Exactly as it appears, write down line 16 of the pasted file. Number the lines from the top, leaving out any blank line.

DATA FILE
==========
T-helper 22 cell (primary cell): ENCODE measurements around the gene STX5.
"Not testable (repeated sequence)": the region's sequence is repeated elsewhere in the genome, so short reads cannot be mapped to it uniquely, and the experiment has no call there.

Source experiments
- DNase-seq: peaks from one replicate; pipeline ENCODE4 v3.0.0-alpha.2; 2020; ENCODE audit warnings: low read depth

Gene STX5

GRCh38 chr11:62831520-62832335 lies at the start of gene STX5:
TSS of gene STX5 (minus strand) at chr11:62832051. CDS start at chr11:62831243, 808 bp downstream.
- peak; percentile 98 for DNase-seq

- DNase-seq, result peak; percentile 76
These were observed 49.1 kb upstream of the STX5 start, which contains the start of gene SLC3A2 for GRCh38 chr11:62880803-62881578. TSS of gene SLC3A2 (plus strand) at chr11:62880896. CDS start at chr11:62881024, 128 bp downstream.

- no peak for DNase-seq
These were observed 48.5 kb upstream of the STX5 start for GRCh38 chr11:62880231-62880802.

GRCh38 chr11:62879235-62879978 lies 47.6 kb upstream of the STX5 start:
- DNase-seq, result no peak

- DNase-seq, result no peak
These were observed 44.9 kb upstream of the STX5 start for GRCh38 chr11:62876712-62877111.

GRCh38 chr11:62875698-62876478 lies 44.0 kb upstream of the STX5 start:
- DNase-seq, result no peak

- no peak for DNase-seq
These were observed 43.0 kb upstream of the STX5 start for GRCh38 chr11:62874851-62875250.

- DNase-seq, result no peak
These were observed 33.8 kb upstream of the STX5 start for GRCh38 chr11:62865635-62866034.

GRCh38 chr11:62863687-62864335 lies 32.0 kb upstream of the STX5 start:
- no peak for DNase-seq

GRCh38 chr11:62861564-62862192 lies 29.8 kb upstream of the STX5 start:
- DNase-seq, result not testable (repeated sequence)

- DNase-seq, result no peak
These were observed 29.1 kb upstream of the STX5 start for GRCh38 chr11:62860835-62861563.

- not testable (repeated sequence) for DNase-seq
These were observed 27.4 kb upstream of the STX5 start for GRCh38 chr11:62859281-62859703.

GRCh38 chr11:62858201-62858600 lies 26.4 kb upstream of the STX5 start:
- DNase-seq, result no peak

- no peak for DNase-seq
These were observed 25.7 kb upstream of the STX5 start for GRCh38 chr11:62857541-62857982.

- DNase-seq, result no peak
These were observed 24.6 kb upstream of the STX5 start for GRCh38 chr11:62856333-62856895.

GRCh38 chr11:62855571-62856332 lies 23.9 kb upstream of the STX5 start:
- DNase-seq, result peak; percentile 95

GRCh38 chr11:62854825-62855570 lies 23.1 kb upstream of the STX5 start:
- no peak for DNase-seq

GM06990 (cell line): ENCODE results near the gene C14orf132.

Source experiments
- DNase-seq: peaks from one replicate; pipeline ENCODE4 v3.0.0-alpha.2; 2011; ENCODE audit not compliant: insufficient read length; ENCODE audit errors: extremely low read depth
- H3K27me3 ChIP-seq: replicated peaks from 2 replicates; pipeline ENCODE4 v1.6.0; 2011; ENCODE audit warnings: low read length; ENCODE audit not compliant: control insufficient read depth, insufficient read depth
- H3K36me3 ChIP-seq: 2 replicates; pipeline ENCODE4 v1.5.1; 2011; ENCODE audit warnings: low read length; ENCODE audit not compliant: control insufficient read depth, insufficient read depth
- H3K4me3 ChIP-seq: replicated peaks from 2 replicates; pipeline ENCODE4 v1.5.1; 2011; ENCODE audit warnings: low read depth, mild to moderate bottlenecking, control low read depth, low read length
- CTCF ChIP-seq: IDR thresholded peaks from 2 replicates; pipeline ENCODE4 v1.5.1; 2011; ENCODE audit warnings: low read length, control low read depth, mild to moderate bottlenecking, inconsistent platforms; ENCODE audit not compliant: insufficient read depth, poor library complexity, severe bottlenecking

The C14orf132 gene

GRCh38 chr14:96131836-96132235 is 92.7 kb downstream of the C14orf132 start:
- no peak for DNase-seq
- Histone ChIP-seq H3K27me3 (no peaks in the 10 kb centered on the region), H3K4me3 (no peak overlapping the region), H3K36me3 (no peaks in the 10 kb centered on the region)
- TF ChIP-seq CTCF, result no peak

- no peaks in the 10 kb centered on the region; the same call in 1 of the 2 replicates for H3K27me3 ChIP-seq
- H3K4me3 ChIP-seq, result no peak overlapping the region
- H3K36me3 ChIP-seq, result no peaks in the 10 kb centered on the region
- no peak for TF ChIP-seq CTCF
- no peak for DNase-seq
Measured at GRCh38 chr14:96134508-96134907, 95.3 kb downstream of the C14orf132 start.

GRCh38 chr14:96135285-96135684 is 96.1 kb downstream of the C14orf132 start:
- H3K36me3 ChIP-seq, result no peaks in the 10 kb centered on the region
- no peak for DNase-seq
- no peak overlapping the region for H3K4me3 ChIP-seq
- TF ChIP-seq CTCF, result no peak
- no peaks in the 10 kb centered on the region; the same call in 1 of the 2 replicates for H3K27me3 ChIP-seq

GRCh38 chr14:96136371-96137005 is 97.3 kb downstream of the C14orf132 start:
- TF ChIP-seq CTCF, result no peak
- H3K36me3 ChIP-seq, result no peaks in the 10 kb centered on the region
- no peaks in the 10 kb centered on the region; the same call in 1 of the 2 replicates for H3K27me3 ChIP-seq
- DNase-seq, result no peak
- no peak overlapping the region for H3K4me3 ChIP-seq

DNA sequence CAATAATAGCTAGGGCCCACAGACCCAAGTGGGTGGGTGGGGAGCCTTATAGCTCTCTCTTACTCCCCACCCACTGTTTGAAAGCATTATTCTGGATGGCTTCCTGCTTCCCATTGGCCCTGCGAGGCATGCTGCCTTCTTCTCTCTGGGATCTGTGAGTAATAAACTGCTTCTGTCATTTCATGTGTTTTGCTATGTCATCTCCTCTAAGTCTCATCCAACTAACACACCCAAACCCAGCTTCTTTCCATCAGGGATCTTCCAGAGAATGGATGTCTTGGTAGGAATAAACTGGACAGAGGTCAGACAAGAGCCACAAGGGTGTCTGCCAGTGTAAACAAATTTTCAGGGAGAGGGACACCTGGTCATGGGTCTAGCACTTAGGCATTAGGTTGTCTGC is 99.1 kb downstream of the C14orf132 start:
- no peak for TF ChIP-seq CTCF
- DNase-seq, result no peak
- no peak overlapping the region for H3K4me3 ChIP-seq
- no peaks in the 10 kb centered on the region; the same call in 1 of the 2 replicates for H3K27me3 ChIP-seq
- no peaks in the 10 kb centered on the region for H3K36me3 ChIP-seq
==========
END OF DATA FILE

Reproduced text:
These were observed 44.9 kb upstream of the STX5 start for GRCh38 chr11:62876712-62877111.